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Brexit could be extended but not past EU vote in May, Spain says

MADRID (Reuters) - The European Union could agree to extend the deadline for Brexit, but not beyond elections for the EU parliament due in May, Spain’s foreign minister said on Monday.

FILE PHOTO: Spanish Foreign Minister Josep Borrell waits for Russian Foreign Minister Sergei Lavrov before a meeting at the foreign ministry in Madrid, Spain, November 6, 2018. REUTERS/Sergio Perez

Britain’s exit from the EU on March 29 is uncertain as parliament is likely to vote on Tuesday against its agreed exit deal, opening up outcomes ranging from a disorderly divorce to reversing Brexit altogether.

“A hard Brexit would be a catastrophe for everyone,” Foreign Minister Josep Borrell said during a conference in Madrid.

“It is possible that the timeframe may be extended,” Borrell said without giving details about how this might happen. “The real deadline is the European election, because it has been planned without British representation.”

Britain is now due to leave the EU on March 29. The deadline can be extended if Britain requests this and the other 27 EU members agree. The EU’s top court has also ruled that Britain has the power to cancel Brexit altogether before it leaves.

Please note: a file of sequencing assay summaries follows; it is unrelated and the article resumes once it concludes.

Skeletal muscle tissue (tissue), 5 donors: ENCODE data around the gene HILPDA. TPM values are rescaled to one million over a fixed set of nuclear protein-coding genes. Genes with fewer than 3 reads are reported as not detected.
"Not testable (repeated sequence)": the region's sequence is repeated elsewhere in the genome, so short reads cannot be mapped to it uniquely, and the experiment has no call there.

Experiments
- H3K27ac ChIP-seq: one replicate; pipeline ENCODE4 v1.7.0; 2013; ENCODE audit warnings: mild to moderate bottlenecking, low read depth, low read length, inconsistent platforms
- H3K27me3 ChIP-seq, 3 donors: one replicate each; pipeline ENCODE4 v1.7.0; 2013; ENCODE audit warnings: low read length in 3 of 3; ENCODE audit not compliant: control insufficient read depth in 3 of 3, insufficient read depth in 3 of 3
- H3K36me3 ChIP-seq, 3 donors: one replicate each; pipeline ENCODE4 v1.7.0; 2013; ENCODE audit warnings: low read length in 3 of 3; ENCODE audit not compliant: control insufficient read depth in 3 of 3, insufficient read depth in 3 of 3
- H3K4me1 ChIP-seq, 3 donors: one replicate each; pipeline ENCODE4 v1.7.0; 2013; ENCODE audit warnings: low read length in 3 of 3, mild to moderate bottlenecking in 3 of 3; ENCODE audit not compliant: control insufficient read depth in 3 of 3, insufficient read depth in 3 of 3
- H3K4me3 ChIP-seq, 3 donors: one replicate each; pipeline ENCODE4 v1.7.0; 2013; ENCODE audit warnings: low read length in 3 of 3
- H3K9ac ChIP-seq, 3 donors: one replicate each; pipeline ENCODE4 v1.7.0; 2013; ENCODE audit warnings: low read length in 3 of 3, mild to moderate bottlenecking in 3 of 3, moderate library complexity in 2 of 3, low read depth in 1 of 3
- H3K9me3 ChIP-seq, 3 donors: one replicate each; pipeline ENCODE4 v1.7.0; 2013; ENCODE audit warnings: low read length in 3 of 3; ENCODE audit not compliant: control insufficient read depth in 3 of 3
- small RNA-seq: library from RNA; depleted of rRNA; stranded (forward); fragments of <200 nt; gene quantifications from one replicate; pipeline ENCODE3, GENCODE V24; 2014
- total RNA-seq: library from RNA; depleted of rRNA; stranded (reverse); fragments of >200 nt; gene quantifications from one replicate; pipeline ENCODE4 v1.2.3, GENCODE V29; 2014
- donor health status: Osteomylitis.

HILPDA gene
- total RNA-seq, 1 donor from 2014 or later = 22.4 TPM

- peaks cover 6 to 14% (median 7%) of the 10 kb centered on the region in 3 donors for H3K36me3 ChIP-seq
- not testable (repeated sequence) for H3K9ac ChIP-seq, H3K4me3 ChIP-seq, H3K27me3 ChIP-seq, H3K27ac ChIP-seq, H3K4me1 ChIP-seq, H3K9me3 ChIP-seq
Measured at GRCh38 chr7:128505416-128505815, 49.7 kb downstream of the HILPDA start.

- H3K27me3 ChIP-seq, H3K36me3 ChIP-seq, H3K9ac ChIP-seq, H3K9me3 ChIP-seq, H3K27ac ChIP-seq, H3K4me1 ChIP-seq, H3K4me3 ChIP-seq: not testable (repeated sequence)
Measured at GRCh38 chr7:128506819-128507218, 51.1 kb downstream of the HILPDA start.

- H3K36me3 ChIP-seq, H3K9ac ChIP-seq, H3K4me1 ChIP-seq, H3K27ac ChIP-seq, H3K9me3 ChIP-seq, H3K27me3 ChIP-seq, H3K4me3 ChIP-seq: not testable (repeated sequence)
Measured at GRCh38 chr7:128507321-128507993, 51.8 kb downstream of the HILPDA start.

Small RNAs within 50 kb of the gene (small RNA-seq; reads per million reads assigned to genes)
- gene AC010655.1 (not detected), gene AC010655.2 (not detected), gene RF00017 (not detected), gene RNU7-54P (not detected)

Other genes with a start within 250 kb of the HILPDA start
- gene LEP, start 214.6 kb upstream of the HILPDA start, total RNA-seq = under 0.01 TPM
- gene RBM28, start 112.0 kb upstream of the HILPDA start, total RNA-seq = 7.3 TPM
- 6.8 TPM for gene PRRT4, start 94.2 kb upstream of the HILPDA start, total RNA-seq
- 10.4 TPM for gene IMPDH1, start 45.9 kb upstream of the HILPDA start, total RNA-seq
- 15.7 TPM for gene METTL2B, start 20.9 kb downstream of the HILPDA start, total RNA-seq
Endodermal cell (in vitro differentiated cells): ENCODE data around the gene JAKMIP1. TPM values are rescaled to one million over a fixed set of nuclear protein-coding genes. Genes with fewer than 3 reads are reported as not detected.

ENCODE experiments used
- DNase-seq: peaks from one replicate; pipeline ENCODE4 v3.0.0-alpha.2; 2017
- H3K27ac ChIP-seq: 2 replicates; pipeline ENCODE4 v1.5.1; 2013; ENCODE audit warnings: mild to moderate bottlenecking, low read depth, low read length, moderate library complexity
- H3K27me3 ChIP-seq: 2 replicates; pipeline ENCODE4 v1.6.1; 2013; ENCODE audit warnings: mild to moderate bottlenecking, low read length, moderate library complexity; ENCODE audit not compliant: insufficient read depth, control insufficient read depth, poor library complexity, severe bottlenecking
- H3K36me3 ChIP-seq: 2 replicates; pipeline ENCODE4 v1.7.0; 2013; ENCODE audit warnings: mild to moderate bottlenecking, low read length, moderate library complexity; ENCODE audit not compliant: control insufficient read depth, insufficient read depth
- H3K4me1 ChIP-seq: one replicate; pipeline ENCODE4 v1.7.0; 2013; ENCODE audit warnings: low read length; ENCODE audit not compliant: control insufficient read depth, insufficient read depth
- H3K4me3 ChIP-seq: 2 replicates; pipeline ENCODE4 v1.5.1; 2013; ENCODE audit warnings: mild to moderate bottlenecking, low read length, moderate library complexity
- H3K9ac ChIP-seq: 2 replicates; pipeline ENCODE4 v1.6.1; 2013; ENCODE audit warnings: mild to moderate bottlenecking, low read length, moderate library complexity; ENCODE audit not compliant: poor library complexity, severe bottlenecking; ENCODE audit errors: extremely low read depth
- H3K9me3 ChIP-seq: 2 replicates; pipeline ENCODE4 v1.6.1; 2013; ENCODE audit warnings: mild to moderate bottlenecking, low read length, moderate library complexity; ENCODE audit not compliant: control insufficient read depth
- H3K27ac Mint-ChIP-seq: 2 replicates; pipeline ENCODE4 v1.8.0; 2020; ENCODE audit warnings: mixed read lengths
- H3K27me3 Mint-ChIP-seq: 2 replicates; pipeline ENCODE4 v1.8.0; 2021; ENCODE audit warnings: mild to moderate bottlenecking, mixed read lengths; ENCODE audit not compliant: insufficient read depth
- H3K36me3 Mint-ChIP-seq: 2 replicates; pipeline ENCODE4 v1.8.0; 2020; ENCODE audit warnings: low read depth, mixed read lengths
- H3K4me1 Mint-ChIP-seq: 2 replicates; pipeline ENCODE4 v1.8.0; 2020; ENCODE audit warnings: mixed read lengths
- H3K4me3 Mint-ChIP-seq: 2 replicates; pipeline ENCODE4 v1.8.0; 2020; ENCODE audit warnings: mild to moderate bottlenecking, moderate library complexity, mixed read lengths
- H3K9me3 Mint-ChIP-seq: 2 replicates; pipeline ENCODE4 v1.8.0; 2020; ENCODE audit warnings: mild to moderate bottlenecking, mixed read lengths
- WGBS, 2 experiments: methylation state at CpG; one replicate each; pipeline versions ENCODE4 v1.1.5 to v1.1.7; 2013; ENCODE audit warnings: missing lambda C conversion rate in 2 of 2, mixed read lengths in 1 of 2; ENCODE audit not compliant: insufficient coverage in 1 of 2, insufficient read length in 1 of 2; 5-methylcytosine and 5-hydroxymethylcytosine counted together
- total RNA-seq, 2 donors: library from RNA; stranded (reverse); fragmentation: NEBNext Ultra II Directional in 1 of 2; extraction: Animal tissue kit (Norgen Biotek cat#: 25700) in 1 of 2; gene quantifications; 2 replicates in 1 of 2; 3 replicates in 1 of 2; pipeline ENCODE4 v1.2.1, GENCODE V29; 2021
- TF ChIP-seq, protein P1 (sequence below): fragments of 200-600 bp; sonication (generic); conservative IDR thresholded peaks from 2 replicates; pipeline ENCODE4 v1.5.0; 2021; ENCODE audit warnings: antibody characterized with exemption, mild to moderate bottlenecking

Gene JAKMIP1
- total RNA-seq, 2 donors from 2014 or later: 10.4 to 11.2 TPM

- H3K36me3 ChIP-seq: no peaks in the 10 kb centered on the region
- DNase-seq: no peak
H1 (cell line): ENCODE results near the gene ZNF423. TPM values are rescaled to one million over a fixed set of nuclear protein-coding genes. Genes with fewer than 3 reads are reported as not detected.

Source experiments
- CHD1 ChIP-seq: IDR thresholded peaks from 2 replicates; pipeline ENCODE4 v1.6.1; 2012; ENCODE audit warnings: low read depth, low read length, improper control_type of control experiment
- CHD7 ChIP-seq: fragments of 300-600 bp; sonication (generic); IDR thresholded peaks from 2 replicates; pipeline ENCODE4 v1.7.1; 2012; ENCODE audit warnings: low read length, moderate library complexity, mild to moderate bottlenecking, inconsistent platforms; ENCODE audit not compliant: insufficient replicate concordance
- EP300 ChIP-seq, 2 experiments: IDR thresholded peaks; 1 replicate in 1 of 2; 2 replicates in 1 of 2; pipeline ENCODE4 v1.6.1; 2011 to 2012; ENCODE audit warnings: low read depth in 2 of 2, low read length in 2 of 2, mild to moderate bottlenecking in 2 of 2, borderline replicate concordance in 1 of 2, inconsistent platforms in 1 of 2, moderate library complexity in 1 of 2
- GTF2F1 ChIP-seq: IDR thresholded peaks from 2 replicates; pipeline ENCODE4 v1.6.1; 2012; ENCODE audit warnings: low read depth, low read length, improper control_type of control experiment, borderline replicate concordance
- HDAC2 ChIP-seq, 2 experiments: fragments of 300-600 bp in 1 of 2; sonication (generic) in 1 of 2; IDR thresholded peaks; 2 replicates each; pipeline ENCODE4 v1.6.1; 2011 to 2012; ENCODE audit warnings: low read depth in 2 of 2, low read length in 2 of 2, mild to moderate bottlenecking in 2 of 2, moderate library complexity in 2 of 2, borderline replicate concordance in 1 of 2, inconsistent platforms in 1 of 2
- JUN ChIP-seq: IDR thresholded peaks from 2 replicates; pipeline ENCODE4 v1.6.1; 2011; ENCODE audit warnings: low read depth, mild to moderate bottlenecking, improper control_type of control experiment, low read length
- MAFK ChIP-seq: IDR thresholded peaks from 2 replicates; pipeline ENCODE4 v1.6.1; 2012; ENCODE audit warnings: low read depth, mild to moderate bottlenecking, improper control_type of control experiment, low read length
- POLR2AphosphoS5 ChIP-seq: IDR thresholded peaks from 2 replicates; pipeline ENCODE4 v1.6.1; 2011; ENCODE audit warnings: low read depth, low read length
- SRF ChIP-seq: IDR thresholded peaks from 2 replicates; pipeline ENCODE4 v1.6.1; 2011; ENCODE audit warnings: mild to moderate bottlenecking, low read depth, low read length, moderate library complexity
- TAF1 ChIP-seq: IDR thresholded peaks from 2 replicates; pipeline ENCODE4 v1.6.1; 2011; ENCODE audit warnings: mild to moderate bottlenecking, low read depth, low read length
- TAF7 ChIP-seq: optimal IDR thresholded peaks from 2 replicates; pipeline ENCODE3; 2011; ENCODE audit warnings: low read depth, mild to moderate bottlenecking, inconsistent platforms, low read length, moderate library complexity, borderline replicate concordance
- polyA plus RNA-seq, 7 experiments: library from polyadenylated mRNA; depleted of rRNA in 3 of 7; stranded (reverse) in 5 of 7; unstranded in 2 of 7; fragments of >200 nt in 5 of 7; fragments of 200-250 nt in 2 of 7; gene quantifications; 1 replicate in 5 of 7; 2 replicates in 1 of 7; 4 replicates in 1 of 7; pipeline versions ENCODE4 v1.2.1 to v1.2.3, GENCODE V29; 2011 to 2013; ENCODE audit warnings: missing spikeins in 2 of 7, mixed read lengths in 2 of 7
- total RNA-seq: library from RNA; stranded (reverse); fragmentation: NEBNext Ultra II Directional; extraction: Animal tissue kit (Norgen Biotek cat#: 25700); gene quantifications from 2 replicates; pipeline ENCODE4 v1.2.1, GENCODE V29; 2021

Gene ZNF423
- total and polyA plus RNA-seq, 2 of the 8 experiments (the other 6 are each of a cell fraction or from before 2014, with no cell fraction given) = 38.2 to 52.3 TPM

Speculation that Britain may try to delay its departure has been creating legal headaches in Brussels.

Even in the case of Britain leaving the union without a deal, bilateral agreements with Spain would remain in place over Gibraltar, Borrell said. Gibraltar is a British territory on Spain’s southern coast and relies on a free flow of labor and trade from the Spain. Spain has long claimed sovereignty of Gibraltar, a bone of contention with Britain.

“If there is no exit agreement, bilateral accords between Spain and the UK are still in place,” Borrell said.

Spain had contingency plans in place to deal with a so-called hard Brexit, he said. The status of British citizens in Spain and Spanish citizens in Britain would not change substantially in the case of a hard Brexit, Borrell said.

There are some 300,000 British citizens, many of them pensioners, living in Spain, while around 130,000 Spaniards reside in the British isles.

Reporting by Isla Binnie; Writing by Paul Day; Editing by Ingrid Melander and Alison Williams